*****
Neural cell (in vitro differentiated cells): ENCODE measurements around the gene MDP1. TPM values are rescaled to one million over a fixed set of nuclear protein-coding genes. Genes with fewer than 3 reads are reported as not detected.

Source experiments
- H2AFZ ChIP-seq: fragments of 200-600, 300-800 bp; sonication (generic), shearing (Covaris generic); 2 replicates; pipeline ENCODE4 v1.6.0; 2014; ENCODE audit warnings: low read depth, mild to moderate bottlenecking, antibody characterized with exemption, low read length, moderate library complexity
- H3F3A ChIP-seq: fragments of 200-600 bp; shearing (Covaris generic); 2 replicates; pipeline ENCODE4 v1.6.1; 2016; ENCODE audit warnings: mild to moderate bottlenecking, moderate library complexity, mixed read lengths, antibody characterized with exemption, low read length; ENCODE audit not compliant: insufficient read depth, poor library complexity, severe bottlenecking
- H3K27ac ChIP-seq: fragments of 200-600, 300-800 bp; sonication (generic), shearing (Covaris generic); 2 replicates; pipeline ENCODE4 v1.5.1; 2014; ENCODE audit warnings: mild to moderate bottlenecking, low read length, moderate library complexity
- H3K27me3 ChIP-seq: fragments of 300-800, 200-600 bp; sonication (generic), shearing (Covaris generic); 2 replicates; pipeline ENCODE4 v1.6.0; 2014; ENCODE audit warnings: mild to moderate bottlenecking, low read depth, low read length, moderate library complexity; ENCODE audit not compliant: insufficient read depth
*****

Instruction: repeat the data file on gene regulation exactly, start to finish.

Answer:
Neural cell (in vitro differentiated cells): ENCODE measurements around the gene MDP1. TPM values are rescaled to one million over a fixed set of nuclear protein-coding genes. Genes with fewer than 3 reads are reported as not detected.

Source experiments
- H2AFZ ChIP-seq: fragments of 200-600, 300-800 bp; sonication (generic), shearing (Covaris generic); 2 replicates; pipeline ENCODE4 v1.6.0; 2014; ENCODE audit warnings: low read depth, mild to moderate bottlenecking, antibody characterized with exemption, low read length, moderate library complexity
- H3F3A ChIP-seq: fragments of 200-600 bp; shearing (Covaris generic); 2 replicates; pipeline ENCODE4 v1.6.1; 2016; ENCODE audit warnings: mild to moderate bottlenecking, moderate library complexity, mixed read lengths, antibody characterized with exemption, low read length; ENCODE audit not compliant: insufficient read depth, poor library complexity, severe bottlenecking
- H3K27ac ChIP-seq: fragments of 200-600, 300-800 bp; sonication (generic), shearing (Covaris generic); 2 replicates; pipeline ENCODE4 v1.5.1; 2014; ENCODE audit warnings: mild to moderate bottlenecking, low read length, moderate library complexity
- H3K27me3 ChIP-seq: fragments of 300-800, 200-600 bp; sonication (generic), shearing (Covaris generic); 2 replicates; pipeline ENCODE4 v1.6.0; 2014; ENCODE audit warnings: mild to moderate bottlenecking, low read depth, low read length, moderate library complexity; ENCODE audit not compliant: insufficient read depth